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  • Burnt Cork: Traditions and Legacies of Blackface Minstrelsy ed. by Stephen Johnson
  • Brynn Wein Shiovitz
Burnt Cork: Traditions and Legacies of Blackface Minstrelsy edited by Stephen Johnson. 2012. Amherst, MA: University of Massachusetts Press. 304 pages, 90 illustrations. $28.95 paper.

In his new anthology, Burnt Cork: Traditions and Legacies of Blackface Minstrelsy, Stephen Johnson weaves together eight essays that comment on the [End Page 131] historic and contemporary manifestations of blackface minstrelsy. Although each essay offers a unique authorial voice, the collection revolves around shared themes: Jim Crow's symbolism, black/white relations, Eric Lott's ideas regarding minstrelsy and the working class, and, of course, performance. Smaller thematic clusters converge around essays that speak to live performance or around those addressing film, television, and animation. Reading cover to cover reveals Johnson's careful editing. He strategically places Louis Chude-Sokei's essay, "The Uncanny History of Minstrels and Machines, 1835-1923," in the center of the text, providing a smooth transition between the essays concerned with minstrelsy's premodern manifestations, in historical documents and performances, and its more contemporary iterations, found on film and screen. Chude-Sokei's essay mirrors the text as a whole: by drawing attention to a single performance in which an ambivalent minstrel figure is presented alongside an automaton, he shows how the juxtaposition of such contiguous "objects" and desires makes it possible for humans to understand change within a climate of impending modernity. Transition and ambivalence serve each author's argument to some degree, speaking to the immanence and necessity of these two traits to the whole black-face tradition.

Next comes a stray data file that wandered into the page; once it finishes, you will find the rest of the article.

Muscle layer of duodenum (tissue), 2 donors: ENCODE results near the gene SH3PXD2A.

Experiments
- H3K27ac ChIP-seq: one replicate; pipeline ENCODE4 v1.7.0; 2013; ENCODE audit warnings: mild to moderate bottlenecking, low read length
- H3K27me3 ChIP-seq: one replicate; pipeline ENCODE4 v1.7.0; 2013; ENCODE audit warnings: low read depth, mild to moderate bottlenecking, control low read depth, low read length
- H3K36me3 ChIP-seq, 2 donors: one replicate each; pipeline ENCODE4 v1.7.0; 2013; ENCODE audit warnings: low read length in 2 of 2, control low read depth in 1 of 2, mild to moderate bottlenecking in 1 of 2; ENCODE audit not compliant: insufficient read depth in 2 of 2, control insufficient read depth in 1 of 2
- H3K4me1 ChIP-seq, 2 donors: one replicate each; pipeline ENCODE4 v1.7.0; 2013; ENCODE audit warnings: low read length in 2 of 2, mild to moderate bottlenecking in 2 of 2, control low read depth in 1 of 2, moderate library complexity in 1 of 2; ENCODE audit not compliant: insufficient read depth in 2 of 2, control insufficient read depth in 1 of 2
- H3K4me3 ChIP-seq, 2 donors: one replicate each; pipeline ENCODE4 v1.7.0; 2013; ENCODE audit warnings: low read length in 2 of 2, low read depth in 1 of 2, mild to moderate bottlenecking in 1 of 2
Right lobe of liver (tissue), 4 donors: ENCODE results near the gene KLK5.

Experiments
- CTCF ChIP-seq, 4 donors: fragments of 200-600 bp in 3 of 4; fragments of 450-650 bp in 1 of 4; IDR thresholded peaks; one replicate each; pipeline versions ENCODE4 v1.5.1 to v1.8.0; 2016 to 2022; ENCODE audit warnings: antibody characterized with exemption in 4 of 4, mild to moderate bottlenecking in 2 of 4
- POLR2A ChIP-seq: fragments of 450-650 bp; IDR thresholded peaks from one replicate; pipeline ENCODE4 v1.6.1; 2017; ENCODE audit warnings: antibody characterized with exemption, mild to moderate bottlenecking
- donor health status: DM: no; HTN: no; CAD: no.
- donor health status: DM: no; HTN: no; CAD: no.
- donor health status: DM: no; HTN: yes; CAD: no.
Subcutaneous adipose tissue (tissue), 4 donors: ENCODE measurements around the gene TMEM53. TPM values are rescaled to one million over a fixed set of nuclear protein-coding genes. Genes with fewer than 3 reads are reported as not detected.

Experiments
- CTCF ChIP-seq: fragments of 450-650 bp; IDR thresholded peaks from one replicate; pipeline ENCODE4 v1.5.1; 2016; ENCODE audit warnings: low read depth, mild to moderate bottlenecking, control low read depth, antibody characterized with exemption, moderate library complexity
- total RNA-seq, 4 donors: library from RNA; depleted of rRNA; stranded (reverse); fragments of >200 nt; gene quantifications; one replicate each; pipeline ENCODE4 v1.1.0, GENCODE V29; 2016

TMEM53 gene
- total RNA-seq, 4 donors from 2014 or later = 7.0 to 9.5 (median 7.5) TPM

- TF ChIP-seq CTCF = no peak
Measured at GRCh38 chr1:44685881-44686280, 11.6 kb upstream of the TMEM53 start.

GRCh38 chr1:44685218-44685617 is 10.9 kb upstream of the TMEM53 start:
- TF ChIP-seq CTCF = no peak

Each author picks up on transitional moments in history, either when a new means of portraying blackness enters the stage or when two opposing perceptions/caricatures share the stage. W. T. Lhamon presents this opposition via the relationship between integration and separation produced by years of conflicting "Jim Crow" lore. Through cartoons, songs, plays, novels, and reviews, America had built a system of imagined referents for the Jim Crow figure, the majority of which—since T. D. Rice—have been negative. Dave Cockrell locates this tension in a single performance, a moment when, he claims, black-face changes from the presentational to the representational. Stephen Johnson examines the "exceptional normal" within the lives and documents of three men. Taking a cue from Eric Lott's Love and Theft (2003), Johnson locates the simultaneous push and pull toward the grotesquery and beauty of these men's work. For Chude-Sokei, the juxtaposition and re-labeling of human and machine mark the birth of modernity. He claims the presentation of Joice Heth as machine rather than human marks a necessary process of commodification in the coming of the machine age. Her simultaneous symbolic relationship to Africa and technology—the primitive and the modern—mitigates the pressures of change; she legitimizes the new by resembling the old. Moments such as these serve Johnson's primary goal of interrogating minstrelsy's sneaky and subversive nature and questioning: "Did black-face ever go away"? (2). Authors pick up not only on such historical transitions, but as Johnson references in his introduction, a large resurgence in the use of blackface today. Thus, Chude-Sokei's essay not only brings minstrelsy into dialogue with modernity from a theoretical vantage point, but insinuates, as Johnson does, that minstrelsy lives on. Several of the authors—including Johnson, who outlines minstrelsy's manifestations in the media, linking it to interactive videos on YouTube—bring a contemporary situation to bear on his/her historical analysis.

Lhamon's opening essay, for example, concludes with an analysis of Obama's "post-raciality" campaign. This essay marks the next phase in Lhamon's long line of work on the lore of blackface and Jim Crow (Lhamon 1998, 2003), but makes a much bolder statement at a time when, nationally, much is at stake politically. Lhamon deconstructs the present day meaning attached to Jim Crow, tracing it back to the white minstrel T. D. Rice and his integrationist and abolitionist intent. The meanings amassed by the Jim Crow figure through time—its inverted symbolism—"bind," "confirm," and "channel" America's correspondences (24). Such a fetishizing of...